However, when discussing allergies and sleep disorders, another factor often comes into play: Allergic reactions can disrupt the CPAP therapy often used to treat sleep disorders. Manufacturers of CPAP masks and sleep disorders therapy equipment have taken steps to help you get around potential problems caused by the presence of both sleep disorders and allergies. For instance, if allergies make breathing through your nose difficult, you’re more likely to experience effective treatment from a full face mask than from a nasal pillows mask.

While a nasal mask only delivers air through your nose, a full face mask covers your mouth and nose, ensuring that you still receive air whether your nose is congested or not. In addition, advanced CPAP technology in the form of APAP – or automatic positive airway pressure, as we recently discussed – can help people who have both allergies and sleep disorders. How? Allergies can cause your breathing to fluctuate throughout the night, and APAP is designed to deliver different amounts of air as needed to keep up with those fluctuations. If your allergies are interfering with your sleep disorders therapy, we encourage you to talk to your doctor or sleep therapist about possible solutions, such as switching to a different CPAP mask, or a different type of PAP therapy machine.

Seasonal allergies can cause you to sneeze or have itchy nose, eyes, or throat, or a runny or stuffy nose or other symptoms. Dealing with allergy symptoms while you’re awake is challenging, and allergies can affect your night by making it hard to sleep. Allergy symptoms can lead to common sleep issues. Poor sleep, in turn, can lead to feeling fatigued during the day. But don’t lose hope; there are answers for all the allergy sufferers out there! We will dive into the particulars of allergies, how allergies can affect sleep quality, and ways to combat the symptoms so you can sleep, live, and feel better.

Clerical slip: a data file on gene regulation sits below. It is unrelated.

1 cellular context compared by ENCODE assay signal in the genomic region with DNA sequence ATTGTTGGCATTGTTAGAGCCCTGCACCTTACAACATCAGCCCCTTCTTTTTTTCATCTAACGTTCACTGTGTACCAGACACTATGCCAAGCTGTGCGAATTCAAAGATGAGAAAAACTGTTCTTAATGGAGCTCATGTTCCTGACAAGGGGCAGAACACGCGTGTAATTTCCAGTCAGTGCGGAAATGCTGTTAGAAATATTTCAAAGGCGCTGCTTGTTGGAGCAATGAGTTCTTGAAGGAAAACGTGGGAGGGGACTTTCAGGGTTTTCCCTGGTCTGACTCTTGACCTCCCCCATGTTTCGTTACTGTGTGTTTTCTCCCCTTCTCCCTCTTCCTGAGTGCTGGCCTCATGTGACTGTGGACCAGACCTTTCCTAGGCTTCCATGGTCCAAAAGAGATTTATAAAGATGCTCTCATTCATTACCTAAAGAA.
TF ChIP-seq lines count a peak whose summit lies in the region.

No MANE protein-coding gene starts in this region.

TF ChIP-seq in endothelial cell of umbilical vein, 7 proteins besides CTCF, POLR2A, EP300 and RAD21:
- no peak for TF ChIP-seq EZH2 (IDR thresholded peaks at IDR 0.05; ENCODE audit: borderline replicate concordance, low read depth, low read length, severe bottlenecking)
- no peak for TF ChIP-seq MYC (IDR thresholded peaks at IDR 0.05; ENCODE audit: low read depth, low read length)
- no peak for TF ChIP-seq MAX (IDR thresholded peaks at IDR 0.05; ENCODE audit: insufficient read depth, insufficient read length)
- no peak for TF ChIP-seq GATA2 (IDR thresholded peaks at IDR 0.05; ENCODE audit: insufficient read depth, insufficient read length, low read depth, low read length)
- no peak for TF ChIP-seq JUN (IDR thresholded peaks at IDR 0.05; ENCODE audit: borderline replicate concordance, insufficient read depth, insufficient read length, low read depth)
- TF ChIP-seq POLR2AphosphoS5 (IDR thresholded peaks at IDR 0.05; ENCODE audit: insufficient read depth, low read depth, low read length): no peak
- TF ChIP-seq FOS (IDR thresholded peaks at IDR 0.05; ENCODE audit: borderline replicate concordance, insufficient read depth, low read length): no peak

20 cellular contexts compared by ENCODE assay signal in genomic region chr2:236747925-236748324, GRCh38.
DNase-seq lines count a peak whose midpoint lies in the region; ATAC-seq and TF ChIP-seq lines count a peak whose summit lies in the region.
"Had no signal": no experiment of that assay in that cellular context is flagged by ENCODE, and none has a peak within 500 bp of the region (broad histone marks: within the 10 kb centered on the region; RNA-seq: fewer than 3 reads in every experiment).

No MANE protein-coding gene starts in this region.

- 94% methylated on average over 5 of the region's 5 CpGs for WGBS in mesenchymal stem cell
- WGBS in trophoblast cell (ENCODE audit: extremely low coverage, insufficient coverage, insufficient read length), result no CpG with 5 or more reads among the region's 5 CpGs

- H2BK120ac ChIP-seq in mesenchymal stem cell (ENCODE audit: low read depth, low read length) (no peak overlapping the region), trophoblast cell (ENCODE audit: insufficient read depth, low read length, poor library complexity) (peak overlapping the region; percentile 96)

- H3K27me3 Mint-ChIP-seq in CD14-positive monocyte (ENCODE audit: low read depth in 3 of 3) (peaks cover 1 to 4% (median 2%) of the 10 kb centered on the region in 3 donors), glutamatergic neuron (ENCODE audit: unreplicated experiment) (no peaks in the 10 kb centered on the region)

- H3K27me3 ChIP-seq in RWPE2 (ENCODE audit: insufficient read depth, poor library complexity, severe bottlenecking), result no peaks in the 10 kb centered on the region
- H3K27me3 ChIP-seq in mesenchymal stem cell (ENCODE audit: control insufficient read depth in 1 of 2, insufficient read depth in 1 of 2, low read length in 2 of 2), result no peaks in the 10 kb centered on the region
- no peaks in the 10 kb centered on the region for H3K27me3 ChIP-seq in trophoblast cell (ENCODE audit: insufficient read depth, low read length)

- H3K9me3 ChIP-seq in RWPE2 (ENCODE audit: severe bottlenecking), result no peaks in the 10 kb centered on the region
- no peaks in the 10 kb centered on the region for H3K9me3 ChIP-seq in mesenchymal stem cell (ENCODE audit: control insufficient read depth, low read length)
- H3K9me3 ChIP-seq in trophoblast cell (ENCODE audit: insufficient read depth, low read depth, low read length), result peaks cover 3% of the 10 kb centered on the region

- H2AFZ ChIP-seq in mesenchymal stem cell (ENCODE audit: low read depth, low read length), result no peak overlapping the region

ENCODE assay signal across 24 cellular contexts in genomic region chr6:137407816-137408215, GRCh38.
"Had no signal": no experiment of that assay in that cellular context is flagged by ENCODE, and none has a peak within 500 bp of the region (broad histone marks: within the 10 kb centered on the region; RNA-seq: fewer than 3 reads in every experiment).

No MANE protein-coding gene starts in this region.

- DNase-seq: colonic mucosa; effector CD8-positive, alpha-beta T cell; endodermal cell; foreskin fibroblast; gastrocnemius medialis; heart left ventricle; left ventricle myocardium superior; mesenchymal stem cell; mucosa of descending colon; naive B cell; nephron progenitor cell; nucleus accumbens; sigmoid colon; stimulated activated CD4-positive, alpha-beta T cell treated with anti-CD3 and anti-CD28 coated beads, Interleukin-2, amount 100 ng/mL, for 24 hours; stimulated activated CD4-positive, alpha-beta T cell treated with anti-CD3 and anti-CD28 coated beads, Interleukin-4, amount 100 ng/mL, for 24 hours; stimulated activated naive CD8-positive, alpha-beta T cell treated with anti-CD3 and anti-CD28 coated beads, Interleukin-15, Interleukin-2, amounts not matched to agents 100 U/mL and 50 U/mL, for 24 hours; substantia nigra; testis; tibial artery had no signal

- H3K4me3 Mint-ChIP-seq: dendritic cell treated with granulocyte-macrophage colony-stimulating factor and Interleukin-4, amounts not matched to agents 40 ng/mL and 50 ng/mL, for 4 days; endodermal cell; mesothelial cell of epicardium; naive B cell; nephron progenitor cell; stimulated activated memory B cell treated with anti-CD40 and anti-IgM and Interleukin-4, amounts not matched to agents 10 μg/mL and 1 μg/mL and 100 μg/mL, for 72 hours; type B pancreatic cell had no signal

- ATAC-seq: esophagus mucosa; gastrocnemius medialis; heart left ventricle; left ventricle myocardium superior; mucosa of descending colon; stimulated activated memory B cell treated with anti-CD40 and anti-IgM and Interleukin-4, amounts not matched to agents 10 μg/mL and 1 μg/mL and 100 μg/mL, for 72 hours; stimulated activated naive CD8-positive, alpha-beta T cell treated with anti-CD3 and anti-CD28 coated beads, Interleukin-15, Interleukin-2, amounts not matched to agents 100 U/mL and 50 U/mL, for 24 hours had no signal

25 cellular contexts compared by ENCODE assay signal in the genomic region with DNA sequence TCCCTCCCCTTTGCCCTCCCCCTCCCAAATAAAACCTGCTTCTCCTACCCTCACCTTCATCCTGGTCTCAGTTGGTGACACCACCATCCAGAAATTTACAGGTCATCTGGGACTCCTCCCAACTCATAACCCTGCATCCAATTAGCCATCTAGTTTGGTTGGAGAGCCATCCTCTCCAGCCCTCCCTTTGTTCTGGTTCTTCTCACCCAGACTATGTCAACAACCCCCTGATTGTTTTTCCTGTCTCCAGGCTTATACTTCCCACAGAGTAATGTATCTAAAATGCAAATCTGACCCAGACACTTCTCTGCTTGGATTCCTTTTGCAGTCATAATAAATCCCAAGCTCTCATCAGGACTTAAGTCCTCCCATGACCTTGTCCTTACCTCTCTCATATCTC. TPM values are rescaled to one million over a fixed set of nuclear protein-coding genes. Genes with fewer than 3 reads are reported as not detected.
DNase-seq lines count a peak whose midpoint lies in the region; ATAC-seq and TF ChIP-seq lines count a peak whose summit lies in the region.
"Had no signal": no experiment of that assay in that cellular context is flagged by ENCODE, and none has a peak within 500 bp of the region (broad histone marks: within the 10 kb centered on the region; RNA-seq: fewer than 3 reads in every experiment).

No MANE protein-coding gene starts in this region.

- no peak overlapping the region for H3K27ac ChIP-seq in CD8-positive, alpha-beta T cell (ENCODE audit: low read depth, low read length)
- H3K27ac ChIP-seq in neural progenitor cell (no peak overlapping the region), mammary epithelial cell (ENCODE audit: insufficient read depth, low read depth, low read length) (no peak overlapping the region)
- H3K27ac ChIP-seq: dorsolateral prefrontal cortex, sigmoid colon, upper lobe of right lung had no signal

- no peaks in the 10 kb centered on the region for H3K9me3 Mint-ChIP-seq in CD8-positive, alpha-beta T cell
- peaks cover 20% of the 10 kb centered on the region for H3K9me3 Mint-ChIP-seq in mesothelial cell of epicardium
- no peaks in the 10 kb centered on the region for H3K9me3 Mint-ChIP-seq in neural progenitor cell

Here are some ideas to deal with allergies so you can get the sleep you need:

  • Try an air purifier. Using an air purifier at night has been shown to help sleep, both in people with allergies and people without allergies.
  • Keep doors and windows closed during pollen season. Some allergy sufferers benefit from keeping windows closed when pollen counts are high and using air conditioning at home and in the car.
  • Explore medication options with your doctor. It’s a good idea to schedule an appointment to figure out what kind of allergies you’re currently experiencing and what kind of treatment plan can give you the most relief.

Every allergy case is different, and often a combination of treatments and strategies will be needed. Therefore, you may need to go through some trial and error to learn what is best for you. Allergies can certainly impact your sleep, but if you stay proactive and reach out to your health care provider for help, you can start taking steps now to control your allergies and get the sleep that your body needs.